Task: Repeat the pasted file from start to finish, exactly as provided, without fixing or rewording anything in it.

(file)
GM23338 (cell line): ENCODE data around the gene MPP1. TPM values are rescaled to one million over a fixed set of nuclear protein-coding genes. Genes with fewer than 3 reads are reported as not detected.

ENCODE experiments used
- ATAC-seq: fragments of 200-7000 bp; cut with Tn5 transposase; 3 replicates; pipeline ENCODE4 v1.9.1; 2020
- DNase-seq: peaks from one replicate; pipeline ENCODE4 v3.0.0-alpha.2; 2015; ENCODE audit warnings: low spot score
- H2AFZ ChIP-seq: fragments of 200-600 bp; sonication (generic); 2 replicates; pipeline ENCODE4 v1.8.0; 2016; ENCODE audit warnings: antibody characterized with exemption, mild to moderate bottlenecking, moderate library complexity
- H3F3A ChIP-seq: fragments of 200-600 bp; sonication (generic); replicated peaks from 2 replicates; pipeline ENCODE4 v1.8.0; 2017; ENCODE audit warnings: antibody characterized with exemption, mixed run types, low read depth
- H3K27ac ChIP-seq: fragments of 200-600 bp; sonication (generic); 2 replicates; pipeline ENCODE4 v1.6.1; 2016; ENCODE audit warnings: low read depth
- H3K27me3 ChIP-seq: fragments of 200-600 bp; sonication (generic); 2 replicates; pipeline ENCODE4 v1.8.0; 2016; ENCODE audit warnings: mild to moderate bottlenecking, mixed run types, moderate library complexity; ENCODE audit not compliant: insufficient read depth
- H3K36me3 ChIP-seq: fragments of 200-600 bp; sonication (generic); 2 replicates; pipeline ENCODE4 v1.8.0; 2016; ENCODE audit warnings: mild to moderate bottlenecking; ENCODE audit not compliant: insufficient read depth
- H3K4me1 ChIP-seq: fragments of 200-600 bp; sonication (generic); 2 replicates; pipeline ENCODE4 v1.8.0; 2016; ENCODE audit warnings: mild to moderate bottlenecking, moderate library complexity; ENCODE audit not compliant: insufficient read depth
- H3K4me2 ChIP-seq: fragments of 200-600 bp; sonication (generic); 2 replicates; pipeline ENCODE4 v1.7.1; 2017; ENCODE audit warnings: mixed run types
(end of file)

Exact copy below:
GM23338 (cell line): ENCODE data around the gene MPP1. TPM values are rescaled to one million over a fixed set of nuclear protein-coding genes. Genes with fewer than 3 reads are reported as not detected.

ENCODE experiments used
- ATAC-seq: fragments of 200-7000 bp; cut with Tn5 transposase; 3 replicates; pipeline ENCODE4 v1.9.1; 2020
- DNase-seq: peaks from one replicate; pipeline ENCODE4 v3.0.0-alpha.2; 2015; ENCODE audit warnings: low spot score
- H2AFZ ChIP-seq: fragments of 200-600 bp; sonication (generic); 2 replicates; pipeline ENCODE4 v1.8.0; 2016; ENCODE audit warnings: antibody characterized with exemption, mild to moderate bottlenecking, moderate library complexity
- H3F3A ChIP-seq: fragments of 200-600 bp; sonication (generic); replicated peaks from 2 replicates; pipeline ENCODE4 v1.8.0; 2017; ENCODE audit warnings: antibody characterized with exemption, mixed run types, low read depth
- H3K27ac ChIP-seq: fragments of 200-600 bp; sonication (generic); 2 replicates; pipeline ENCODE4 v1.6.1; 2016; ENCODE audit warnings: low read depth
- H3K27me3 ChIP-seq: fragments of 200-600 bp; sonication (generic); 2 replicates; pipeline ENCODE4 v1.8.0; 2016; ENCODE audit warnings: mild to moderate bottlenecking, mixed run types, moderate library complexity; ENCODE audit not compliant: insufficient read depth
- H3K36me3 ChIP-seq: fragments of 200-600 bp; sonication (generic); 2 replicates; pipeline ENCODE4 v1.8.0; 2016; ENCODE audit warnings: mild to moderate bottlenecking; ENCODE audit not compliant: insufficient read depth
- H3K4me1 ChIP-seq: fragments of 200-600 bp; sonication (generic); 2 replicates; pipeline ENCODE4 v1.8.0; 2016; ENCODE audit warnings: mild to moderate bottlenecking, moderate library complexity; ENCODE audit not compliant: insufficient read depth
- H3K4me2 ChIP-seq: fragments of 200-600 bp; sonication (generic); 2 replicates; pipeline ENCODE4 v1.7.1; 2017; ENCODE audit warnings: mixed run types